Also, as I think I already mentioned, most of the Basil Rathbone films updated Holmes to the then-present day and even had him fighting Nazis in films produced during WWII.
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Old November 7 2012, 05:00 PM   #67
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Re: A Few Words About Elementary...

truespock wrote: View Post

What the matter, kiddies? Am I speaking above your reading level?!
You're entitled to your opinion, but cut the crap like the above. Condescension doesn't help make your point, or strengthen it.

***

On topic, I've only seen the pilot for the show, but I thought it was entertaining. Definitely a CBS procedural, but with a fun rapport between the two leads. I thought making Watson a woman was an interesting choice, but I'm glad they didn't do it so they could have the two leads fall into bed together in episode two.
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Old November 7 2012, 05:49 PM   #68
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Re: A Few Words About Elementary...

I haven't seen it, beyond the ads for it. I tend to catch a couple shows and if I like them, then I keep watching them. If I don't like them, then I move onto something else.

In my opinion, critiquing a character in a movie/TV series simply for their real life name is not a valid reason. If it were, then there are quite a few actors, both in the past and current, that that argument could be applied to, yet it would be just as asinine critique. True, most actors nowadays do not change their names, unlike many in the past where either they changed them on their own or, as was the case in the majority, the studio changed the persons names so they would sound more 'actor-ish' I guess.

For me, I try to give a show a couple of episodes before I say 'yea' or 'nay' to it. But that is only if it piques my interest in the first place. And so far, 'Elementary' hasn't yet.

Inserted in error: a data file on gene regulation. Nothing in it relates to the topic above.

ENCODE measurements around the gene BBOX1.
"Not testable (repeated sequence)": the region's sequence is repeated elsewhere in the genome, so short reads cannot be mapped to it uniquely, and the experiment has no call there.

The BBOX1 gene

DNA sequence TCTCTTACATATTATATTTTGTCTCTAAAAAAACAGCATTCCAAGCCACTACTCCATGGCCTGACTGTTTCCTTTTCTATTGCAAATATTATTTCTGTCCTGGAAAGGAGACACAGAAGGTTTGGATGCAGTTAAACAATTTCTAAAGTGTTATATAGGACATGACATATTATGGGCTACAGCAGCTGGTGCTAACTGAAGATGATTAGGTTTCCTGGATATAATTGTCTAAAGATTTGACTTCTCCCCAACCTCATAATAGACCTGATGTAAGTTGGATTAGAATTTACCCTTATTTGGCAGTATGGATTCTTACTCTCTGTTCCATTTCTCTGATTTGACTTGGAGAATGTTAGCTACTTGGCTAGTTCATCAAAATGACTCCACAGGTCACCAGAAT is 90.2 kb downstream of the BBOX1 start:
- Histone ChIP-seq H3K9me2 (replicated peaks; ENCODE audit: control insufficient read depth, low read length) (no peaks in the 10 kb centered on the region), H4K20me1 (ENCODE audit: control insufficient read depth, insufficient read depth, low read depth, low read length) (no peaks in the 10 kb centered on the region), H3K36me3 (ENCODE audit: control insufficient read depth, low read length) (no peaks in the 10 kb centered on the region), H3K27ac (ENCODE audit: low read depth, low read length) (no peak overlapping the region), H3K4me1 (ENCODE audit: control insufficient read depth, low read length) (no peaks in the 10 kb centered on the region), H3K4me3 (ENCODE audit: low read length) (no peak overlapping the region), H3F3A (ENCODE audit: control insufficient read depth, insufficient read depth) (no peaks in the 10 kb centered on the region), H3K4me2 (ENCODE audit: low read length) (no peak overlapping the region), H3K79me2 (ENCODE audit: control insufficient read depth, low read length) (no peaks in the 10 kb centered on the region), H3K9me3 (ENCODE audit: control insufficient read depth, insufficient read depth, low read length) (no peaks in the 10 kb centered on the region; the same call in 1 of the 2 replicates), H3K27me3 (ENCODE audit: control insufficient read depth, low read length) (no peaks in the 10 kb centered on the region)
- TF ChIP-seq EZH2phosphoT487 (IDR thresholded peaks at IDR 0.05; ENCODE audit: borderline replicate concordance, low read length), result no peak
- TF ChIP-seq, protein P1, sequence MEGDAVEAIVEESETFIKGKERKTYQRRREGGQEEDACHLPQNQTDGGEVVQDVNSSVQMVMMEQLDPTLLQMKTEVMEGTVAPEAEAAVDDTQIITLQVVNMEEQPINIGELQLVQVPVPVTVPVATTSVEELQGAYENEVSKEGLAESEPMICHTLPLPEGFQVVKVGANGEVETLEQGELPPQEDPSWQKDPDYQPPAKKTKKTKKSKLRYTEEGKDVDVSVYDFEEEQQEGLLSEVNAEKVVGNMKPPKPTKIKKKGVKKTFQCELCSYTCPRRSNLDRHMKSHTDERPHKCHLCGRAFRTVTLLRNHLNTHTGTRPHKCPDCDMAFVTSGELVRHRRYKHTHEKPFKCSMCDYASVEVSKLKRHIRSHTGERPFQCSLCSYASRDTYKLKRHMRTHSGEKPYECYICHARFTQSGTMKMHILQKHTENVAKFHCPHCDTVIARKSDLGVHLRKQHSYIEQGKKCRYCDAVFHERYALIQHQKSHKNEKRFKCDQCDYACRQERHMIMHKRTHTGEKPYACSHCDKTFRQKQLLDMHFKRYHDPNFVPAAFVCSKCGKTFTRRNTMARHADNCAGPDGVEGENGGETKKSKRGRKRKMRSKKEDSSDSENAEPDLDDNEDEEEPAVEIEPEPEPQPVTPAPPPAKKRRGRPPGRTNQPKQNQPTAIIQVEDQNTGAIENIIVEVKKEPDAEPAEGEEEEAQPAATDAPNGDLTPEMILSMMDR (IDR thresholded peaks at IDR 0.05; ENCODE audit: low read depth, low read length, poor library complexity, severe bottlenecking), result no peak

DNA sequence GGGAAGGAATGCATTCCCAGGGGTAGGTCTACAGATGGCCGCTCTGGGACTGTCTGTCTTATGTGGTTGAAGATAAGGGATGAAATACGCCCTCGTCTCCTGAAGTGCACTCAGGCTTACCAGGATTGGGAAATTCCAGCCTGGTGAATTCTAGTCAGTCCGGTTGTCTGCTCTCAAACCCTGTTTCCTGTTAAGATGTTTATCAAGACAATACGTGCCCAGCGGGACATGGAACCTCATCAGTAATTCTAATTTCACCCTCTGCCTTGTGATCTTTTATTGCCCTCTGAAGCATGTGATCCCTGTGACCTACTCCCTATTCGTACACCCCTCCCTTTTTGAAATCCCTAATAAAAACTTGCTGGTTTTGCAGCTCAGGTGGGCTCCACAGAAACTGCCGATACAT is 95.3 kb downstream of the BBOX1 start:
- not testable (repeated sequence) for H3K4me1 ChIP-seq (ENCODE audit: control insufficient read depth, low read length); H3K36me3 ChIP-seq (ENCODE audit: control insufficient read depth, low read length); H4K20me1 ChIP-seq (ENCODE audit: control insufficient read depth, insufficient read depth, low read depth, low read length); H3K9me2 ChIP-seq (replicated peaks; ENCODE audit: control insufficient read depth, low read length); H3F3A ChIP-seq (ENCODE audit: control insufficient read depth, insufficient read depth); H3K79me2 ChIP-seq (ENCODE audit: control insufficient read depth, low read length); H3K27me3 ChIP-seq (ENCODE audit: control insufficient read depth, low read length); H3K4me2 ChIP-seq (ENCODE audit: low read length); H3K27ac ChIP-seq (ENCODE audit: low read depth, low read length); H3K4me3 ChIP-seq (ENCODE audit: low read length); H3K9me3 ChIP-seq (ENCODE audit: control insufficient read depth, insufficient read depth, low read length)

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Old November 7 2012, 06:17 PM   #69
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Re: A Few Words About Elementary...

Christopher wrote: View Post
The Abominable Dr. Horrible wrote: View Post
I really like this version of Sherlock. It's an interesting rift on the character, however I think it would work better if this Sherlock was a descendant of the original Sherlock. Mental disorders and addiction usually run in family histories.
Interesting thought, but I think it might take something away from the character if he were presented as being in the shadow of a famous namesake ancestor, rather than being a one-of-a-kind individual who has to prove himself on his own terms. Also, there'd be the coincidence of this Sherlock Holmes II happening to end up with a Dr. Watson.
I can't disagree with you, would really have to ramp up the crazy happenstance.
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Old November 8 2012, 12:10 AM   #70
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Re: A Few Words About Elementary...

They could always make it not a coincidence. Introduce both characters as descendants of the originals, thrown together for a reason, maybe an overall mystery left over by their namesakes.
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Old November 8 2012, 12:40 AM   #71
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Re: A Few Words About Elementary...

Christopher wrote: View Post
Andrew_Kearley wrote: View Post
It was contemporary when it was written. So setting it contemporary now seems truer to the spirit of Doyle than wallowing in a Victorian nostalgia-fest.
Absolutely right. At the time Doyle created him, Holmes was a cutting-edge figure, beyond the contemporary state of the art for criminal investigation and forensic science. He was a pioneer in his field, and not only in fiction. He represented the future, not the past. Indeed, one could argue that the Holmes stories were borderline science fiction for their period, since they were about a character using cutting-edge, still-unproven scientific techniques to solve problems; it's just that in this case the sciences were criminology and forensics. (Perhaps this is why there have been so many science fiction pastiches of Holmes over the decades.)
Both of you are absolutely correct in that the original Holmes was very much about pioneering applicaton of science (or more generally, logical thinking) to criminal investigation. This is particularly true given the very primitive standards of contemporary police. They lacked even the ideals of contemporary police, and weren't much more professional than the detectives seen in Dickens and Wilkie Collins. Which is to say they were not much use, at best, or possibly even menacing in their erratic approach. Jack the Ripper was not just a horror but a scandal in policing.

This aspect of Holmes was specific to early days in the professionalization of criminal investigation. It is not compatible with contemporary reality. It could be updated to turn Holmes into an alternate to a corrupt police force but then the detective wouldn't be Holmes but hard-boiled/noir. The BBC Holmes certainly makes no attempt to be cutting edge science in forensics (that's CSI.) And Elementary's awkward attempt to show Holmes doing uncontrolled experiments on corpses was just embarrassing.